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I was passing time on YouTube the other day, when I noticed a link in the sidebar to a clip of the Jeremy Kyle Show.

For those who don’t know, the Jeremy Kyle programme is (while ostensibly a talk-show) really a crude exhibition of the trashiest members of British society airing each morning on the ITV channel. In a typical episode, members of the English underclass (some of them astonishingly unkempt) are wheeled on to defend their benefit-fuelled affairs, hit-and-run impregnations and habitual drug abuse. The host (Mr Kyle) is an aggressive moral-majority type, with (for all his faults) a commendable bravery in confronting his subjects.

The clip I was directed to featured a young Northern man who was charged with beating his pregnant girlfriend, at times kicking her in the stomach. The male was a Muslim (probably of Pakistani origin) called Fakir, and in the course of the show (link below) he revealed himself to be of the purest evil imaginable.

When questioned whether he beat his (White) partner, Fakir didn’t bother to deny the charge. In fact, he found it hard to stop laughing at the issue, apparently surprised at the swelling chorus of hatred within the audience. When pressed to elaborate, his excuses never extended beyond a claim his girlfriend (who throughout the course of the programme appears utterly broken in spirit) had ‘annoyed’ him.

This isn’t the kind of programme to ordinarily affect my emotions. Shows like the Kyle programme are usually too fake, too orchestrated, too manhandling of the viewer’s mood to take seriously. But when I studied Fakir – his facial expressions, posture and accent – a host of thoughts began to swarm around my mind, quite foreign to my personality. Goulish thoughts – like how satisfying it would be to hurt that man; to kick him, or beat him into a deep coma.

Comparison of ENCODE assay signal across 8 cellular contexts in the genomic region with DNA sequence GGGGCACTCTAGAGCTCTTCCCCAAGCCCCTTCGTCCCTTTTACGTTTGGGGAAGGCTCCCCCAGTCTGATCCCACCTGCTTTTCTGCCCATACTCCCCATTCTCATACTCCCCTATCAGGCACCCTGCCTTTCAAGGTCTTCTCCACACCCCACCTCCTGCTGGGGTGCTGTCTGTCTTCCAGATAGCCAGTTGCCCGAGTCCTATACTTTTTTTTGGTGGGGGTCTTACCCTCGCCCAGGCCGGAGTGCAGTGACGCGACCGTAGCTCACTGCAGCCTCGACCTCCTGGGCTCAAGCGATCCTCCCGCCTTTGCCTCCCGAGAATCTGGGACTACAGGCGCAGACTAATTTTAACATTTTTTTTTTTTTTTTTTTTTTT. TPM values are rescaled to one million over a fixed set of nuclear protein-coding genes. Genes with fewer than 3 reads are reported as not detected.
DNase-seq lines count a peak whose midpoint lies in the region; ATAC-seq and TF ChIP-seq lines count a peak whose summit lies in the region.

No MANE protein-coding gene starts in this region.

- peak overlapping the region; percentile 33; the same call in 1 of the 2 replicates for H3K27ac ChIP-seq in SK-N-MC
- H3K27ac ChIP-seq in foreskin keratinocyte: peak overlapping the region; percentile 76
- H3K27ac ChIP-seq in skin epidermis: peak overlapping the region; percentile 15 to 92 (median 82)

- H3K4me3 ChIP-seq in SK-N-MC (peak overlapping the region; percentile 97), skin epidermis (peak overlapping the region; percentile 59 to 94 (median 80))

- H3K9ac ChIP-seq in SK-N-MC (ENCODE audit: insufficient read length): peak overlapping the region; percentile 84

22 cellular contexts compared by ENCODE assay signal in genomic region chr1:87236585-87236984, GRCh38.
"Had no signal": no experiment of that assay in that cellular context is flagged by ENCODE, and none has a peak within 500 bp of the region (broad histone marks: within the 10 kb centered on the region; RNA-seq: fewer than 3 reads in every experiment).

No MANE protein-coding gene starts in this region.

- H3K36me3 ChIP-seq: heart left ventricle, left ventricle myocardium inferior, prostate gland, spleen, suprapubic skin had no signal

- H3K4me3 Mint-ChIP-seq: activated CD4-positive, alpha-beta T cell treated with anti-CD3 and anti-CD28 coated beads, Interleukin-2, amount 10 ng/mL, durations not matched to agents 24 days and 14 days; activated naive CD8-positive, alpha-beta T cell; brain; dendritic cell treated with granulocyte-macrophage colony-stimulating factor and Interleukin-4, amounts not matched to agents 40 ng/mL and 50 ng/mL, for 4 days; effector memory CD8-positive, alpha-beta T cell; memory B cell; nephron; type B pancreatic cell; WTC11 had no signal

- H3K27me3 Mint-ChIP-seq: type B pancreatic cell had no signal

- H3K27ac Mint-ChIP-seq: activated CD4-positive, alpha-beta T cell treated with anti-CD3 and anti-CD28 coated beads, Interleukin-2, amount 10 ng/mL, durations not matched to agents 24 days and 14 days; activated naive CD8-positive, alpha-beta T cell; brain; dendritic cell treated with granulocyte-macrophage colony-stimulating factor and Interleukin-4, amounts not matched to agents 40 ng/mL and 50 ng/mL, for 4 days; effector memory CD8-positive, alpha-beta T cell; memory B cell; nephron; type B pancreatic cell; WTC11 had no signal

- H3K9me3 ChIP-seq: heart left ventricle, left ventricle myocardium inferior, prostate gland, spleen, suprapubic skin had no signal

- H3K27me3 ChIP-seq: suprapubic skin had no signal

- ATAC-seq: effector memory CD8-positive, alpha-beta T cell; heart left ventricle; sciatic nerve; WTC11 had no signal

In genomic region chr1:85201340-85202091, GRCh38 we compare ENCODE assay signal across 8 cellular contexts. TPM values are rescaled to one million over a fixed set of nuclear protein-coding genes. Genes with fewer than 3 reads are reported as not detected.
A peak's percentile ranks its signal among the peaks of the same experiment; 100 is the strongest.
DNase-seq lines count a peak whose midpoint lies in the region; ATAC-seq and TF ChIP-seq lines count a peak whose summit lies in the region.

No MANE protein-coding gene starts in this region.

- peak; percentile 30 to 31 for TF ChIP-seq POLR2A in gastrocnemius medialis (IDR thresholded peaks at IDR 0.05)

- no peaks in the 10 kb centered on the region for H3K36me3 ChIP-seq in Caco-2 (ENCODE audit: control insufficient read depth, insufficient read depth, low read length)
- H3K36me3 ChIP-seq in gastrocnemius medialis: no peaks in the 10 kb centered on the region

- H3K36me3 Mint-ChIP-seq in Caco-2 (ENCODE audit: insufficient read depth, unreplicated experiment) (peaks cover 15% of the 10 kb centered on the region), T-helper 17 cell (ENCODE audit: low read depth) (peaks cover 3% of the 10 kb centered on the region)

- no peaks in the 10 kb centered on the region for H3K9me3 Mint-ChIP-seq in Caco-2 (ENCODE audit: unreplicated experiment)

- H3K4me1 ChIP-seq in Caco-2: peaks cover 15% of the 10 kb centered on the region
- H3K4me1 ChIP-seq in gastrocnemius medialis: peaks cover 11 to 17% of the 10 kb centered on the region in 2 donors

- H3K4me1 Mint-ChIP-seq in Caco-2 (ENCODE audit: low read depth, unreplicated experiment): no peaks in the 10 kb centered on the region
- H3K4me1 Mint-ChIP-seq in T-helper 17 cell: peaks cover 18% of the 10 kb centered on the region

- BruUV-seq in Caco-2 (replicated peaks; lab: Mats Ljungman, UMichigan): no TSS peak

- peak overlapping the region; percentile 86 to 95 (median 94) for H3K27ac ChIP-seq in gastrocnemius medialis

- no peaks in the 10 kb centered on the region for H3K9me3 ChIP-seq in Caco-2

His giggling evil; his skinny, pathetically unmanly frame; his complete lack of conscience or moral orientation… These elements all combined to light the fire inside me.

I’m aware that such thoughts should never be entertained. The law is surely the only protection we have left against bacteria like Fakir. But never let it be argued that the hostile sentiment amassing against Muslims in Britain is a purely native initiative. Brits would scarcely be human to avoid feeling burning revulsion at these creatures. They are constructing their own detention centres. They are energising their own tormentors and preparing the conditions for their wholesale removal.

I have no idea if Fakir will ever read this. But on the off chance he googles himself and finds this blog, let me say this: We are rapidly losing patience with this kind of abuse. There is only so much we will take, and you will not be forgotten when the time comes to arrange a lasting justice.